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The Daily Wildcat

The Daily Wildcat

 

    ‘Persepolis’ an emotional rollercoaster

    Persepolis, based on Marjane Satrapis comic-book memoir of life growing up in revolutionary Iran, is one of the most acclaimed animated films of the year.
    ‘Persepolis,’ based on Marjane Satrapi’s comic-book memoir of life growing up in revolutionary Iran, is one of the most acclaimed animated films of the year.

    As suspicious as one might be of the phrase after hearing it applied to every other animated film ever made, “”Persepolis”” is a genuinely magical film. With its gorgeous visual style – which suggests at times a shadow puppet show and at other times a charcoal drawing- it’s also that rare film that deserves to be called beautiful.

    Marjane Satrapi is an ordinary 10-year-old girl who lives in Iran in the ’70s. She spends her days playing with her friends and pretending to be a revolutionary. She has a poster of Bruce Lee on her wall.

    Then a real revolution comes, and Marjane finds herself cutting pictures of the once-revered shah out of her school textbooks. She becomes fascinated by forbidden Western music like Iron Maiden and the Bee Gees.

    “”Persepolis””
    Rated PG-13 – 95 mins.
    2.4.7 Films
    5 stars!

    Eventually, Marjane’s attitude lands her in trouble at school, and her worried parents decide to send her to school in France. After a long spree of misadventures involving boys, drugs and cranky landlords, she winds up back home again, and finds Iran an increasingly stifling place to live.

    The film, adapted from the real Satrapi’s acclaimed comic books (I use the term deliberately, since “”graphic novel”” summons up visions of those ultraviolent romps that seem to come out every six months), is like no other animated film you’ve ever seen. It utterly eschews the drearily predictable Disney style, but it’s also a far cry from the bland, cookie-cutter look of modern cartoons like “”Family Guy.”” The images in “”Persepolis”” – mostly black-and-white, with the exception of some framing scenes in color – melt and merge together like the visual elements of a dream. At the same time, the artwork is simple and stylishly stark, like an old “”Tintin”” book.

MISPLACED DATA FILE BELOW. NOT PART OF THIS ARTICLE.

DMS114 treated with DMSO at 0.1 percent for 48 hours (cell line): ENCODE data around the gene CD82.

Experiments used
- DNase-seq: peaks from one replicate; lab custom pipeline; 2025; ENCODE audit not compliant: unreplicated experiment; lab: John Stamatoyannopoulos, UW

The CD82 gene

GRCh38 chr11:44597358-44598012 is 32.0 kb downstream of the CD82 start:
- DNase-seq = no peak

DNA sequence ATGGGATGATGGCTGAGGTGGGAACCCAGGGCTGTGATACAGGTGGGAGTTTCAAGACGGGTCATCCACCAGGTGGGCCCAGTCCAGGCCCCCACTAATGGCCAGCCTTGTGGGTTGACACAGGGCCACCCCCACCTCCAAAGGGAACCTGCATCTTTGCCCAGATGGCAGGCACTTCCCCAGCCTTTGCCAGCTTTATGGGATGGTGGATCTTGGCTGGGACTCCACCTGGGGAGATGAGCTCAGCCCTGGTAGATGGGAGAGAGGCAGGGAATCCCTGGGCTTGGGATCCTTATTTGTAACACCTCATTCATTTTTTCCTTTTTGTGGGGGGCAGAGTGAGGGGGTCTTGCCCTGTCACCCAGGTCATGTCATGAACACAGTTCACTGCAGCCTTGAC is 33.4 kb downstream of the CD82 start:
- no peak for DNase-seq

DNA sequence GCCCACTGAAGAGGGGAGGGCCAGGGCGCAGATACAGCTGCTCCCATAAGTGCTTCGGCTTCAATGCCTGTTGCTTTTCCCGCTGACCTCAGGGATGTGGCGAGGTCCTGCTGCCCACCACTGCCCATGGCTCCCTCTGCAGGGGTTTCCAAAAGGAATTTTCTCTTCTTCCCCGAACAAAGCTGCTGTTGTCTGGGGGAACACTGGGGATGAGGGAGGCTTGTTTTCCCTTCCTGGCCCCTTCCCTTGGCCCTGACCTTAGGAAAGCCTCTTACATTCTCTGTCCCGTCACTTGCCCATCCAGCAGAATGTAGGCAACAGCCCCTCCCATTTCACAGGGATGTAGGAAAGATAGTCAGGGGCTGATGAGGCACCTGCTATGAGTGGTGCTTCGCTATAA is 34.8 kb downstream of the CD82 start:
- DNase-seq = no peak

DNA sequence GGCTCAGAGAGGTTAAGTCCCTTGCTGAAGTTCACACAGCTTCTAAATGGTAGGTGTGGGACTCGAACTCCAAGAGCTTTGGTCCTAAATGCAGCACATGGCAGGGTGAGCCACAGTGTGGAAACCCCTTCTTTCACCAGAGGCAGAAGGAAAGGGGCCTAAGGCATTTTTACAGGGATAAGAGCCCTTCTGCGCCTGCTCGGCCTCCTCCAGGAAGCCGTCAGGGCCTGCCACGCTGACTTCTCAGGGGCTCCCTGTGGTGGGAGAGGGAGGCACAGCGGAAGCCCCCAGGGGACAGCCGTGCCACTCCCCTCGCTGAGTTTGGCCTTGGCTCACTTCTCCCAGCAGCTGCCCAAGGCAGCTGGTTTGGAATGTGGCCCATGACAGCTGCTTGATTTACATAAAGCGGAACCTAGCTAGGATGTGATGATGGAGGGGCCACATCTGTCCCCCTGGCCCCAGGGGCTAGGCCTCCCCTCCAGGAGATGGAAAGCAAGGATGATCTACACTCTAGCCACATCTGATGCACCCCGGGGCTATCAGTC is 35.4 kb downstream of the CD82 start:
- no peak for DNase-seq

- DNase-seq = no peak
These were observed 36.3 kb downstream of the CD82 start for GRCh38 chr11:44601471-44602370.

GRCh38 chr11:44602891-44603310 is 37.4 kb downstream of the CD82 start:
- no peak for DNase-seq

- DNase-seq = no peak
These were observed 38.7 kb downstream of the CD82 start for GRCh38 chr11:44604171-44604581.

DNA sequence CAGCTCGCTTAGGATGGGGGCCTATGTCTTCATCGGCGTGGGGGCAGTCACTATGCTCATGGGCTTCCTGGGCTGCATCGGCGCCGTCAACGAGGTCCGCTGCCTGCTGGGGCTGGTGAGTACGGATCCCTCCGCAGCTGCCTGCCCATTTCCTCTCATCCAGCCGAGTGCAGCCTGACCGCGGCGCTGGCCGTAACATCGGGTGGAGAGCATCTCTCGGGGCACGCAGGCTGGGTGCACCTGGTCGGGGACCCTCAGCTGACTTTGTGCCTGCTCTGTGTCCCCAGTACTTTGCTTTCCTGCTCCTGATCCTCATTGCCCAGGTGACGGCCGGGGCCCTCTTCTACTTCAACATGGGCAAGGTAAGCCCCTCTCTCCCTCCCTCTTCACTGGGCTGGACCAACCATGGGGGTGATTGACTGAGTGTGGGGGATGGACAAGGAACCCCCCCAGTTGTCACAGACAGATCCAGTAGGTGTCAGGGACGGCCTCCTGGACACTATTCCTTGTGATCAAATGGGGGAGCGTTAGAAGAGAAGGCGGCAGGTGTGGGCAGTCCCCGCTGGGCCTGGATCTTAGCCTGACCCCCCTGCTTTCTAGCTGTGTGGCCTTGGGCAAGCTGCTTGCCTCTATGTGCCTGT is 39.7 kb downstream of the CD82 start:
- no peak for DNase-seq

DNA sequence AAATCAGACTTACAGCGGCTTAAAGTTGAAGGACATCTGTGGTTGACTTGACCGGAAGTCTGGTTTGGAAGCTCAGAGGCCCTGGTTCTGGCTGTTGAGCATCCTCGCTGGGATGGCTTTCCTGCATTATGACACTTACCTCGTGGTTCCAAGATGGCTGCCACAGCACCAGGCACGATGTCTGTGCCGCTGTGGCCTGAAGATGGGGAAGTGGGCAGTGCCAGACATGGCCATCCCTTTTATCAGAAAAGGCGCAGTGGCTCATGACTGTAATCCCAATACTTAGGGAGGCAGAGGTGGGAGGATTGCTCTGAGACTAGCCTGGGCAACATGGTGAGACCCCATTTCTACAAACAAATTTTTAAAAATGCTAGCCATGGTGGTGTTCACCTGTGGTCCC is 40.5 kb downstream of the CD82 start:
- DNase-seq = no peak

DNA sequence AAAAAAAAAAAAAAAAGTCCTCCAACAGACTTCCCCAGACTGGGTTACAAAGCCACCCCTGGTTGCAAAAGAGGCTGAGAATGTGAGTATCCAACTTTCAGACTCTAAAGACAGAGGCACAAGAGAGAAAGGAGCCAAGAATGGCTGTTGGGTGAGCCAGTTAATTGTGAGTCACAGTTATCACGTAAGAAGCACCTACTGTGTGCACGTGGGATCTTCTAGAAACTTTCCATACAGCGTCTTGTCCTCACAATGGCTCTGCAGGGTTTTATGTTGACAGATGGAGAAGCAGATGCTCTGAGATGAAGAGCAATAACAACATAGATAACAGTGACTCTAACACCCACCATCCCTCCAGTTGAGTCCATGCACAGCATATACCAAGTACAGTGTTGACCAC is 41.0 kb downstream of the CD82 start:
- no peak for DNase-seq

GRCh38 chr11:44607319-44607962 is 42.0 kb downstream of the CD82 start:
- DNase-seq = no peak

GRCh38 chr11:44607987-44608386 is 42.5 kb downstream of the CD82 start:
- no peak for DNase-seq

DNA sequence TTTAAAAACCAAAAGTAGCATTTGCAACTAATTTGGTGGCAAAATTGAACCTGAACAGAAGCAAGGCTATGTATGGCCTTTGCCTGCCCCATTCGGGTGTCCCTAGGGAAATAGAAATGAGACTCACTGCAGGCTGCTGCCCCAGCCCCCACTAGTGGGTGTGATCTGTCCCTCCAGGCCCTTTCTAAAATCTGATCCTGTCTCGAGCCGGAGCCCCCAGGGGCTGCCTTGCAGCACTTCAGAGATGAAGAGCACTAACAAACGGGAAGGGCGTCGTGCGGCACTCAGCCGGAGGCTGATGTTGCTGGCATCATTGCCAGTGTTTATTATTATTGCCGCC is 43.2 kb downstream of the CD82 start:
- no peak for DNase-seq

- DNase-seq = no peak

The film also sketches a fascinating picture of Iran through short but telling vignettes. Coming shortly after a period when it seemed all but certain that the United States was tumbling toward invading Iran, “”Persepolis”” is like a dash of cold water; it utterly contradicts many of the assumptions Americans have carried around for years about that faraway, feared country.

    It’s a harsh tonic for anyone who harbors the vague belief that Iran is a “”democracy”” and thus free of injustice, but it also scrapes against the popular notion that Iranians are nothing but a mob of fundamentalist bigots who unquestioningly support their autocratic leaders. (Not surprisingly, Iran has already denounced the film as “”anti-Iranian.””)

    Indeed, one of the most moving things about the film is how ordinary and recognizable its characters are. We all know people like Marjane, people as reckless yet admirable as her revolutionary-minded uncle, and people as unexpectedly brash as her brave and outspoken grandmother, who shrugs at the breakup of her granddaughter’s marriage: “”The first marriage is practice for the next one.”” But these characters are flung into circumstances that most of us would find intolerable.

    It’s unclear if the film will have a sequel, but the story it tells is complete, so complete that the open-ended ending is not unsatisfying. As Marjane prepares to leave Iran behind again at the end of the movie, we feel the weight of her decision, and we too are torn between sorrow and relief. The first life was practice for the next one.

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